Earnings per share (EPS) measures the profits of a company for each share of stock issued. Generally, the higher the EPS, the better a company is performing. Over time, investors want to see the EPS increasing relative to the stock price. To measure the growth rate of the EPS for a company, you need to know the EPS at the start and end of the time period over which you want to measure the growth.
Subtract the beginning EPS from the ending EPS to calculate the change in EPS. For example, if you are measuring the EPS growth rate from year one to year two, subtract the EPS from year one from the EPS for year two. If the EPS grew from $1.20 to $1.50, subtract $1.20 from $1.50 to get 30 cents.
Divide the change in EPS by the beginning EPS to calculate the growth rate as a decimal. In this example, divide 30 cents by $1.20 to get 0.25.
Multiply the EPS growth rate as a decimal by 100 to convert the growth rate to a percentage. In this example, multiply 0.25 by 100 to find the EPS growth rate: 25 percent.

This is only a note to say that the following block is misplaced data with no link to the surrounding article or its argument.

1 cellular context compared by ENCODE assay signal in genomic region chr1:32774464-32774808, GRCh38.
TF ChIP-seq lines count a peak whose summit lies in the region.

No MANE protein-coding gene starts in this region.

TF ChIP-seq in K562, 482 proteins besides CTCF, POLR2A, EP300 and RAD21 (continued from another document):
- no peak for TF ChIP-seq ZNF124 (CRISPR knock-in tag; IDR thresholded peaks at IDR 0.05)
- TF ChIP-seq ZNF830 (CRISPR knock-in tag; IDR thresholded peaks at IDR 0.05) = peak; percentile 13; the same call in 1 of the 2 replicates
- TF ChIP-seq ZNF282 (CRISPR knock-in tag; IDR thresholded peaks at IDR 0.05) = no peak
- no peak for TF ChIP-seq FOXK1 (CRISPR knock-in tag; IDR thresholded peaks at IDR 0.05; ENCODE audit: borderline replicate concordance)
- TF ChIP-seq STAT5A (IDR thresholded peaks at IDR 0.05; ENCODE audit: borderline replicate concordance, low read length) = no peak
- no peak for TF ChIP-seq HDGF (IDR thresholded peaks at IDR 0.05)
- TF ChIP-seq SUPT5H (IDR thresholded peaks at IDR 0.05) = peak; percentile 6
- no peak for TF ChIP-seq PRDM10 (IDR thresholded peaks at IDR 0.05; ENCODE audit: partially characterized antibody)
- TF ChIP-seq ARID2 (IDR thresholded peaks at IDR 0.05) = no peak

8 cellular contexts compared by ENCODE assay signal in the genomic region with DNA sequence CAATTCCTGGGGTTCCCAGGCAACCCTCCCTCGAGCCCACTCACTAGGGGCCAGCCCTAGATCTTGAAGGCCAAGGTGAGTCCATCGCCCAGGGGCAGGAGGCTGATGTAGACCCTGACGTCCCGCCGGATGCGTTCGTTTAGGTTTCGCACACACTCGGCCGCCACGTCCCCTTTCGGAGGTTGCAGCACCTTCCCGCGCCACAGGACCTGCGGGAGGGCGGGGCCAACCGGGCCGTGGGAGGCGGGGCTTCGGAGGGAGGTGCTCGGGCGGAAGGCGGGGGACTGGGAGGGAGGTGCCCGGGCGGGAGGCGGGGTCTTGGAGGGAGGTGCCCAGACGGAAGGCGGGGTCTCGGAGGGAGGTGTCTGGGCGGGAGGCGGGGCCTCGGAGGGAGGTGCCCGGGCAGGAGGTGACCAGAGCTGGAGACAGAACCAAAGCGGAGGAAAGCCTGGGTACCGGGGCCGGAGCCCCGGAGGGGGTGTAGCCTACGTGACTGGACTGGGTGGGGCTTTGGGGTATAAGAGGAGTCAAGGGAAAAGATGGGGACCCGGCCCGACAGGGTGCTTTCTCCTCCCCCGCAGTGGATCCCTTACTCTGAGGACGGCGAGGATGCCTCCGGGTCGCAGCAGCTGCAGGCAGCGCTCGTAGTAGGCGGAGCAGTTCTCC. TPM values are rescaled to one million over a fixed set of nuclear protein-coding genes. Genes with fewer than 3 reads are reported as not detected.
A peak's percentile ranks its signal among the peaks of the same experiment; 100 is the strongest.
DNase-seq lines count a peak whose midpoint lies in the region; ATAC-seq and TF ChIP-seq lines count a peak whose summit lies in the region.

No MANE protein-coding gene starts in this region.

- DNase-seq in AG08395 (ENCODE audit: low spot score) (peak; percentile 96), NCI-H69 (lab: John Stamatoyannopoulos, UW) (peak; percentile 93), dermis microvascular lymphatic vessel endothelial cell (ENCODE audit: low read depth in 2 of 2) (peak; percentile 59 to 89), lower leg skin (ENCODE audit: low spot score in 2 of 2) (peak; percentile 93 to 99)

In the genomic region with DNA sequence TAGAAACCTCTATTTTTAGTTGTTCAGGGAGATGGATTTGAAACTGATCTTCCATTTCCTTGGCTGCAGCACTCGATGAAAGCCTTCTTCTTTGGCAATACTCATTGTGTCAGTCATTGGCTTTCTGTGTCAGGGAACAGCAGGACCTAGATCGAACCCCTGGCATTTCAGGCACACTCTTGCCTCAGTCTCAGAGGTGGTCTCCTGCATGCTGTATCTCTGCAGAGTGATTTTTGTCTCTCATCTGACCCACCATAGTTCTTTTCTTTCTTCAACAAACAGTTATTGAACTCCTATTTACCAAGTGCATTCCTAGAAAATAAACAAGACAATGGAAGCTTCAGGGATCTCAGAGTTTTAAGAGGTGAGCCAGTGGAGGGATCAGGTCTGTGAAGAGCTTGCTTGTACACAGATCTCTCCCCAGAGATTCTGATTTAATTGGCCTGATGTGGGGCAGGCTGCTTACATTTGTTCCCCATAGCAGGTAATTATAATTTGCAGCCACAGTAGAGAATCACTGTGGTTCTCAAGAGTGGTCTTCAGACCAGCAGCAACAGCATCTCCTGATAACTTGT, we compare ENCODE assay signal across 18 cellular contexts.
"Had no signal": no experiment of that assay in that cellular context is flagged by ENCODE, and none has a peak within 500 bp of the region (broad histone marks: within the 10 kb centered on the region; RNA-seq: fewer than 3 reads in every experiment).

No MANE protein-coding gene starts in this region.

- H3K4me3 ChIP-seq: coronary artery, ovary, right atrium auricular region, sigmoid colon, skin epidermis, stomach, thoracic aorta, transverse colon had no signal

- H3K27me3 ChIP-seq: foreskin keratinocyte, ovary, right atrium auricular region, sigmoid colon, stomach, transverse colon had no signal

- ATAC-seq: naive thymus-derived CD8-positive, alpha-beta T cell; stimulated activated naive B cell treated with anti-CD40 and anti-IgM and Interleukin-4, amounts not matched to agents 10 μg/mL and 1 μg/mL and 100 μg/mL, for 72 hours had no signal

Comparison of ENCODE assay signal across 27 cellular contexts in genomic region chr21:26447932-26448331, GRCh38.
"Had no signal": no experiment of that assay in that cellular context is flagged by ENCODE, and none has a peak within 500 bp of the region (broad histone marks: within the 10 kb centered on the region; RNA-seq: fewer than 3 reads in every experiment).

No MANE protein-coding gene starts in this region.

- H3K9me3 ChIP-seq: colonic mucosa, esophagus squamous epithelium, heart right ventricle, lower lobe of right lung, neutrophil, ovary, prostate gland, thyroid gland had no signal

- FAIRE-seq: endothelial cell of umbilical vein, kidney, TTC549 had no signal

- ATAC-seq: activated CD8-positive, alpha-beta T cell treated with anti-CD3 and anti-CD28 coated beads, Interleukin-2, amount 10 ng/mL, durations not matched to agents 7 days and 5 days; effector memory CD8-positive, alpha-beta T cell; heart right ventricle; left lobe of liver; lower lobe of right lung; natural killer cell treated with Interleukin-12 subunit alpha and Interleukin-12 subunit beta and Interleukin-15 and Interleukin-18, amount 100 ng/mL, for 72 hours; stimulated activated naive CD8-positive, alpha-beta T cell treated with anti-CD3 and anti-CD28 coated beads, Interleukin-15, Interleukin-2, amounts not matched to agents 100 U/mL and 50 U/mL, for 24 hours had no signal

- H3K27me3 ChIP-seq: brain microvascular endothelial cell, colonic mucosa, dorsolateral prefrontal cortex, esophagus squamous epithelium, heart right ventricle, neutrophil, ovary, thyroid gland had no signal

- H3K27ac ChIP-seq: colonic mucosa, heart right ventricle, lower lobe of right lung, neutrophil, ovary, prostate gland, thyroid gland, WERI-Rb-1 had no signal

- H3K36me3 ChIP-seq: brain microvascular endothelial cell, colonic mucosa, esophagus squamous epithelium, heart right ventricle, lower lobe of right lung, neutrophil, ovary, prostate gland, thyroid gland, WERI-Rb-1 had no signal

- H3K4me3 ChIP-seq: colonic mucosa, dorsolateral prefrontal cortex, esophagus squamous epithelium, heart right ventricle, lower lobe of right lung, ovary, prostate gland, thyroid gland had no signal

- Thinkstock Images/Comstock/Getty Images
- How Do I Calculate an Interest Rate?
- What Is Going to Happen if I Owe Back Property Taxes?
- How to Calculate the Effective Interest Rate for Discounted Bonds
- How to Calculate Interest Rate Payments
- How to Calculate EPS Growth Rate
- How to Calculate Interest Rate Using Present & Future Value
- SEC Yield Vs. Yield to Maturity
- How do I Calculate a Tax, Tag & Title in Florida?
- Taxable vs. Non-Taxable Interest-Rate Calculations
- How do I Calculate Car Loan Payments & Interest Rate?